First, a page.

Robot-assisted Minimally Invasive Thoracolaparoscopic Esophagectomy Versus Open Transthoracic Esophagectomy for Resectable Esophageal Cancer: A Randomized Controlled Trial

Ann Surg. 2019 Apr;269(4):621-630. doi: 10.1097/SLA.0000000000003031.


Background: The standard curative treatment for patients with esophageal cancer is perioperative chemotherapy or preoperative chemoradiotherapy followed by open transthoracic esophagectomy (OTE). Robot-assisted minimally invasive thoracolaparoscopic esophagectomy (RAMIE) may reduce complications.

Methods: A single-center randomized controlled trial was conducted, assigning 112 patients with resectable intrathoracic esophageal cancer to either RAMIE or OTE. The primary endpoint was the occurrence of overall surgery-related postoperative complications (modified Clavien-Dindo classification grade 2-5).

Results: Overall surgery-related postoperative complications occurred less frequently after RAMIE (59%) compared to OTE (80%) [risk ratio with RAMIE (RR) 0.74; 95% confidence interval (CI), 0.57-0.96; P = 0.02]. RAMIE resulted in less median blood loss (400 vs 568 mL, P <0.001), a lower percentage of pulmonary complications (RR 0.54; 95% CI, 0.34-0.85; P = 0.005) and cardiac complications (RR 0.47; 95% CI, 0.27-0.83; P = 0.006) and lower mean postoperative pain (visual analog scale, 1.86 vs 2.62; P < 0.001) compared to OTE. Functional recovery at postoperative day 14 was better in the RAMIE group [RR 1.48 (95% CI, 1.03-2.13; P = 0.038)] with better quality of life score at discharge [mean difference quality of life score 13.4 (2.0-24.7, p = 0.02)] and 6 weeks postdischarge [mean difference 11.1 quality of life score (1.0-21.1; P = 0.03)]. Short- and long-term oncological outcomes were comparable at a medium follow-up of 40 months.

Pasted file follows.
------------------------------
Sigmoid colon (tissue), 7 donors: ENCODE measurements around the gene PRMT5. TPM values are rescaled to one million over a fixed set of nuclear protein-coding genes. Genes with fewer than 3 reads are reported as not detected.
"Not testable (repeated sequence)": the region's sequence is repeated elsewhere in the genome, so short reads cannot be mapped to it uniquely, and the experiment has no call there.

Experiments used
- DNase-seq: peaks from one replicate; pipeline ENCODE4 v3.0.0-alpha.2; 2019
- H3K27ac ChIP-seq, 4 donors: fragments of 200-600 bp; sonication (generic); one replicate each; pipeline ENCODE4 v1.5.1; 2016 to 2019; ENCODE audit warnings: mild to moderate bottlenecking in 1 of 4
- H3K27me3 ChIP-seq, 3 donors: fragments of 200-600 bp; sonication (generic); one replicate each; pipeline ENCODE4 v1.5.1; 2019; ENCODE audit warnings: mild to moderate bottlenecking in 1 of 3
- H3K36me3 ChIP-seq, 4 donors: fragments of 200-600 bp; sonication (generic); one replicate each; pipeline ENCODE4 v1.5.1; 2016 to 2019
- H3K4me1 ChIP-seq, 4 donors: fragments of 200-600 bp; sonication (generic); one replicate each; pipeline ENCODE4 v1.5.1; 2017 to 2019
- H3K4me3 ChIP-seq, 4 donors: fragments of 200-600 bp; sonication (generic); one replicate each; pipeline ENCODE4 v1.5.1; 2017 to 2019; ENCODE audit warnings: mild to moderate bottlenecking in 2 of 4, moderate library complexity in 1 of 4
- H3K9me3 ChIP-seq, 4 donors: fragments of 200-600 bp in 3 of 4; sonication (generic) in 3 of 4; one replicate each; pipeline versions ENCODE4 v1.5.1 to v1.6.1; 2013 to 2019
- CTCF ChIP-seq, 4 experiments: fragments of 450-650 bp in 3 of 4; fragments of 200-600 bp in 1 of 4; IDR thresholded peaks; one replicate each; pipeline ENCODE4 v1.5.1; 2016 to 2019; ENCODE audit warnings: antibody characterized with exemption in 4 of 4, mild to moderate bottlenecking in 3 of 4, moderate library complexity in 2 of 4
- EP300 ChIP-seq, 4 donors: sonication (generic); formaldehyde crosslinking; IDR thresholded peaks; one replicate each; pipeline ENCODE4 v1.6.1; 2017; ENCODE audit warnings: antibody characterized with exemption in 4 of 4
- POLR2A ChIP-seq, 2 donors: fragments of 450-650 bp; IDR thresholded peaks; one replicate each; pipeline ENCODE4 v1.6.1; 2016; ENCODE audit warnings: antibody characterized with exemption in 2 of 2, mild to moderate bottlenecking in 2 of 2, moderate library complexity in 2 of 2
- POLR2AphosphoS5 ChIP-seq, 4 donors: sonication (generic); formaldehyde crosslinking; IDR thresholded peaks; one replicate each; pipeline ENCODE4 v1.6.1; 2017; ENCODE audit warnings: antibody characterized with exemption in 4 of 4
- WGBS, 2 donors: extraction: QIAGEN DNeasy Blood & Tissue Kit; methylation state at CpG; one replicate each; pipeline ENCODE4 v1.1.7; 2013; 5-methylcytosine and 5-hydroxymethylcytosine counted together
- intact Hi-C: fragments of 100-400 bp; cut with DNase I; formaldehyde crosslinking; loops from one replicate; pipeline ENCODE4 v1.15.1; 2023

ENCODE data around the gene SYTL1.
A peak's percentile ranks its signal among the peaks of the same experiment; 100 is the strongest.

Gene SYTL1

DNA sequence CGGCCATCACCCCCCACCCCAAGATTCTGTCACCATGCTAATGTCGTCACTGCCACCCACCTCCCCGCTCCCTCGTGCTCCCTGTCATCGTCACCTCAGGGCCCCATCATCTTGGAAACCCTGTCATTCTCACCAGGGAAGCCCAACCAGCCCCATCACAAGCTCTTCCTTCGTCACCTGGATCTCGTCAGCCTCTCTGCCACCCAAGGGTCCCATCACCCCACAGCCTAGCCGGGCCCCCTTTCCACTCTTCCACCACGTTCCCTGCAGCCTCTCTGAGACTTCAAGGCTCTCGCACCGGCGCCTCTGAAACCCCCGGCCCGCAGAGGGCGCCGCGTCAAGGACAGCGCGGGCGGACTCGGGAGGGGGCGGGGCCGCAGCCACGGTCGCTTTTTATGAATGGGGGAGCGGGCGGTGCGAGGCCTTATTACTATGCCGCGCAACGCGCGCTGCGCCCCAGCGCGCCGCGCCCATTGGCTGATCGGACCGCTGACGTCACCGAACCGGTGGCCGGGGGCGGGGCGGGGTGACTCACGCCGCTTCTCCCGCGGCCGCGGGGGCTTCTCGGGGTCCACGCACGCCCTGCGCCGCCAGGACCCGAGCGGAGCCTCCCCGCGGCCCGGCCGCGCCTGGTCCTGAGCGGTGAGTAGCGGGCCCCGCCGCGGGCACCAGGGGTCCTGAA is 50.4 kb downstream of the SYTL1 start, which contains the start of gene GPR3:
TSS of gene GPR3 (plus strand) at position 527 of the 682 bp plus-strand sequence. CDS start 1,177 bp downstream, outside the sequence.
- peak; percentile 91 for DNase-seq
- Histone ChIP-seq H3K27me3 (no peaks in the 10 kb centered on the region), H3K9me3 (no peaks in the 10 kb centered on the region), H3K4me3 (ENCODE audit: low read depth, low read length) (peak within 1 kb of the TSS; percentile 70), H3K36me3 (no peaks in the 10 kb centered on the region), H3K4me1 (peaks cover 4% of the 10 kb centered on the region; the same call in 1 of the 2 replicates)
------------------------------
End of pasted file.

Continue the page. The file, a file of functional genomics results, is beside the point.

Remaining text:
Conclusions: RAMIE resulted in a lower percentage of overall surgery-related and cardiopulmonary complications with lower postoperative pain, better short-term quality of life, and a better short-term postoperative functional recovery compared to OTE. Oncological outcomes were comparable and in concordance with the highest standards nowadays.

Trial registration: NCT01544790.

Publication types

  • Comparative Study
  • Randomized Controlled Trial

MeSH terms

  • Aged
  • Esophageal Neoplasms / surgery*
  • Esophagectomy / methods*
  • Female
  • Humans
  • Laparoscopy*
  • Male
  • Middle Aged
  • Postoperative Complications / epidemiology
  • Prospective Studies
  • Robotic Surgical Procedures*
  • Thoracoscopy*

Associated data

  • NTR/NTR3291